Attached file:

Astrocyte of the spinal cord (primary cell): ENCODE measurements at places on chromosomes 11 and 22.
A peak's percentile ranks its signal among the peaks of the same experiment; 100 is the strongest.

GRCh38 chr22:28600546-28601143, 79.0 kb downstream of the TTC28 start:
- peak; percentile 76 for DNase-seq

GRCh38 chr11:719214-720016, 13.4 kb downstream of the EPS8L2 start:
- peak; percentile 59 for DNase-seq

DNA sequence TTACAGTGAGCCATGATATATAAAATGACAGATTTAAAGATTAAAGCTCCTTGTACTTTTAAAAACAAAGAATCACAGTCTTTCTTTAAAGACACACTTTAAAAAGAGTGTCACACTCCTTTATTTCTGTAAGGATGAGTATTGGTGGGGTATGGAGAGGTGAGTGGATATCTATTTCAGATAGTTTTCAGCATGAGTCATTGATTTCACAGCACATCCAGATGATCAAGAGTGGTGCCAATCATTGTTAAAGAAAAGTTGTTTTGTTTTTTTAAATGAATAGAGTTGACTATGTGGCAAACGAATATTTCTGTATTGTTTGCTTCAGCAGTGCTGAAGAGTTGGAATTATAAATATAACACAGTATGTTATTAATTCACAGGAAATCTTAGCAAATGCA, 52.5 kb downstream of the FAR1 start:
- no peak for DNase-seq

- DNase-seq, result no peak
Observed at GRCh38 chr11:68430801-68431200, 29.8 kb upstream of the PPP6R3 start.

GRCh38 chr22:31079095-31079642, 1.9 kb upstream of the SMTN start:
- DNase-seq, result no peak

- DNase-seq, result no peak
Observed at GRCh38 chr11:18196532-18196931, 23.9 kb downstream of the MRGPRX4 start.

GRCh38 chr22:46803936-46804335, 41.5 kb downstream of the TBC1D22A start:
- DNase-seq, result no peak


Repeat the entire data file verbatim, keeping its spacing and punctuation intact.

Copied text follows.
Astrocyte of the spinal cord (primary cell): ENCODE measurements at places on chromosomes 11 and 22.
A peak's percentile ranks its signal among the peaks of the same experiment; 100 is the strongest.

GRCh38 chr22:28600546-28601143, 79.0 kb downstream of the TTC28 start:
- peak; percentile 76 for DNase-seq

GRCh38 chr11:719214-720016, 13.4 kb downstream of the EPS8L2 start:
- peak; percentile 59 for DNase-seq

DNA sequence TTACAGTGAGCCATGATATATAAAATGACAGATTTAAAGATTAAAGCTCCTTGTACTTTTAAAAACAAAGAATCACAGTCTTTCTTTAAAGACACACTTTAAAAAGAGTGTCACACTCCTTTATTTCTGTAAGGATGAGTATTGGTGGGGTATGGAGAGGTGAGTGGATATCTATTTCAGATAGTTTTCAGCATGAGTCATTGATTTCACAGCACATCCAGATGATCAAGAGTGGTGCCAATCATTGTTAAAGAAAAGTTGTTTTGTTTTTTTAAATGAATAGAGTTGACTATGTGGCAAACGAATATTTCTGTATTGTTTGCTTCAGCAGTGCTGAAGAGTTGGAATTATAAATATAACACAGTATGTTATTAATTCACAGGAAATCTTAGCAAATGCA, 52.5 kb downstream of the FAR1 start:
- no peak for DNase-seq

- DNase-seq, result no peak
Observed at GRCh38 chr11:68430801-68431200, 29.8 kb upstream of the PPP6R3 start.

GRCh38 chr22:31079095-31079642, 1.9 kb upstream of the SMTN start:
- DNase-seq, result no peak

- DNase-seq, result no peak
Observed at GRCh38 chr11:18196532-18196931, 23.9 kb downstream of the MRGPRX4 start.

GRCh38 chr22:46803936-46804335, 41.5 kb downstream of the TBC1D22A start:
- DNase-seq, result no peak